Frequently asked questions and answers about Montessori
Yes. In order for our program to function at its best, all enrolled children must be fully toilet trained.
We offer music class. There is no additional fee for these classes.
Yes. We try to go on 1-2 field trips per year. We aim to go on field trips in line with our current theme. However, due to the age of our children, we do require parent drivers for our field trips to accomplish our goal.
Children choose how they want to work throughout the day. They have opportunities to be together as a whole class group, time to work in small groups or partner groups and also the opportunity to choose to work individually.
Generally, children graduating from the our 3 year program not only exceed the prescribed learning outcomes but also develop strong concentration skills, refined work habits, are self-motivated and reflect a true love for learning. These skills will serve them well as lifelong learners.
Children in our classrooms are confident, self-directed learners. They are independent, careful, thoughtful, curious, creative and joyful. Students are constantly learning through inquiry which means that they are asking the big questions and searching out the answers. Montessori classrooms do not focus on reward or punishment as a means of motivation. Rather, they nurture a love of meaningful learning activities and inner focus and discipline. The outcome is positive regardless of result as it inspires self-correction and self-confidence.
A focus on child-led exploration, vs. adult-set group activities. Typical daycare centers have adult-set schedules in which children are shuffled into a new activity every 20-40 minutes: circle time, followed by art, followed by outside play etc. Typically, the whole group is required to move together from activity to activity, whether they’re engaged in the current activity or not. Instruction happens in a group setting, at a group pace, even if some children move more slowly or more quickly. In contrast, the Montessori toddler program supports a child’s budding independence and his self-discovery. Children have the luxury of time to choose their own activities, and to fully explore them at their own pace. Most instruction is one-on-one: teachers give short 5-minute presentations to individual children, after which they are given an opportunity to continue practicing until they’re satisfied, with their own progress for that day.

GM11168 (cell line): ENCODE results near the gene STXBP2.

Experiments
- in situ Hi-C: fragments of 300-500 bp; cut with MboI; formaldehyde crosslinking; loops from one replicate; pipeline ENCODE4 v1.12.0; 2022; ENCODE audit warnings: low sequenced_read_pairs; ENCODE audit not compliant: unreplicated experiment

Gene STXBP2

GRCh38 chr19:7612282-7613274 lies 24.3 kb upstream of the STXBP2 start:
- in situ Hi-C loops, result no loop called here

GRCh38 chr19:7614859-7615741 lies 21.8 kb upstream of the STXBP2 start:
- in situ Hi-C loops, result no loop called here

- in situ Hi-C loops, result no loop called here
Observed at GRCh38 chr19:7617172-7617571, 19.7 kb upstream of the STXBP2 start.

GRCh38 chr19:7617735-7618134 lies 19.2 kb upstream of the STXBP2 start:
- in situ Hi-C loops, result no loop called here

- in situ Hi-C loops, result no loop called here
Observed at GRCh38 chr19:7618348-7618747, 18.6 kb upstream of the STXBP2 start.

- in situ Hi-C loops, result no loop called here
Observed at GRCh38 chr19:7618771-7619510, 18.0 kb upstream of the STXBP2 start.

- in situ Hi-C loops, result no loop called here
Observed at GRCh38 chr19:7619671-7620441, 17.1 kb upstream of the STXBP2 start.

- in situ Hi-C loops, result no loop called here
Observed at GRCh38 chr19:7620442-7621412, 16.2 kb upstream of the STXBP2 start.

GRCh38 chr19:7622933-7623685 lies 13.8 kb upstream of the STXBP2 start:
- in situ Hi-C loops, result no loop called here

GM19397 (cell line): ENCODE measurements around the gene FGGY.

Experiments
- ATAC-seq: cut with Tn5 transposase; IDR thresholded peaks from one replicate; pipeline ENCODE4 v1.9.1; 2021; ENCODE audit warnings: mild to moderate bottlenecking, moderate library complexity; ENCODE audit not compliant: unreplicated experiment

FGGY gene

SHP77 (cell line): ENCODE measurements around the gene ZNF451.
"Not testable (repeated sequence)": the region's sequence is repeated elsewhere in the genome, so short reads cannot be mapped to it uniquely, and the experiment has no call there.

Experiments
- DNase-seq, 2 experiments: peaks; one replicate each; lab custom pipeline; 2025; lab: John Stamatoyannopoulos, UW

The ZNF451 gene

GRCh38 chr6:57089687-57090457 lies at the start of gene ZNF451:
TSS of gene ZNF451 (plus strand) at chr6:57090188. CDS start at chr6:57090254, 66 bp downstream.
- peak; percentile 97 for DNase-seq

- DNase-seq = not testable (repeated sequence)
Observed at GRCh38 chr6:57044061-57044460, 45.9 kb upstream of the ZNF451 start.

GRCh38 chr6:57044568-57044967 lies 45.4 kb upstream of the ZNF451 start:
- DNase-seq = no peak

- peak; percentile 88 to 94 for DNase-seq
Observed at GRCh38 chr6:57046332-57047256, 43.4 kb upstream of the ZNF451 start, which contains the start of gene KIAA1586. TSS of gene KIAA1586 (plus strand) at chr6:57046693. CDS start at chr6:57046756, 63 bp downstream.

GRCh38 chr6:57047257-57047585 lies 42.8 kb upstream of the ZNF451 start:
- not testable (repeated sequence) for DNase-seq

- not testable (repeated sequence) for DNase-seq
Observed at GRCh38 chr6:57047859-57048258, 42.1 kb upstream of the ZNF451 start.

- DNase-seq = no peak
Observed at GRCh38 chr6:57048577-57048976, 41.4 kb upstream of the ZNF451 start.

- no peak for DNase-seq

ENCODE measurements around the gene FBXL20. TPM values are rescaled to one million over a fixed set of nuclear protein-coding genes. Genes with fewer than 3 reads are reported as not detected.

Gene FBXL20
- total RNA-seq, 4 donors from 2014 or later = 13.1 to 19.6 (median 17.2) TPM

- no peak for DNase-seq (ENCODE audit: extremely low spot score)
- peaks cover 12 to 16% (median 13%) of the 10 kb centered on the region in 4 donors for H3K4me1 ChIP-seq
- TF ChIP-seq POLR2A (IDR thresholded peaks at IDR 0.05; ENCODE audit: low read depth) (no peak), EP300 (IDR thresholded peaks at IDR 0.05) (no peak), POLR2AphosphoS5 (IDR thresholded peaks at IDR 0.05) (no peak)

A calm, orderly environment, vs. a messy, noisy place. Many daycare settings have a high noise level, and some seem proud to announce how messy they are! While there is a time for messes (we love for children to play in the mud, to finger paint, or explore foam), in general, the Montessori environment is surprisingly calm and orderly. Since our goal is to enable children to learn to focus, to engage joyfully in a chosen activity, we need to provide them with an environment where they can do so without constant interruption and distraction! Learning to consider others as they themselves are considered, contributing to the learning atmosphere.
A deliberate, educational program, vs. all-day play. We agree that free play is important to children, and encourage parents to provide imaginative play activities at home. At the same time, we know that in the right environment, children are eager to learn through play, exploration and practice. Children in a Montessori program are surrounded by exciting opportunities to develop their skills: they practice opening and closing containers; they learn to button shirts; they identify objects by touch, sort things by color, transfer items with spoons, learn to pour water, put together puzzles, learn to cut with scissors, sew with laces, string beads, and so much more! The activities we offer in the Montessori class provide a welcome change from what children typically find at home. This self-stimulation correction and inspiration is in contrast to many daycare settings, where shelves and boxes are full of the same things your child already has at home—Duplo legos, blocks, wooden trains, cars, dolls, dress-up cloths, noisy plastic toys, and the like.
A focus on developing inner discipline, vs. obedience training. In Montessori, the goal is to help children acquire self-discipline: we want children to understand the right course of behavior, and to be internally motivated to behave well. Our teachers don’t expect immediate obedience from the very young children, nor do they offer rewards (praise, stickers etc.) for good behavior, and punishment (time outs, for example) for bad behavior. Instead, we believe that children naturally want to do and be good, and that by setting up the right environment, and modeling kind, respectful behavior, we can guide your child to develop inner discipline. When a child does misbehave, we emphasize positive alternatives. We have mixed aged classrooms, older returning students are able to model healthy behavior; younger children benefit from the example of their older peers, and older children benefit from the opportunity to mentor and guide their younger peers. They are helped and guided to better behavior without embarrassment or punishment because they forget or didn’t know better.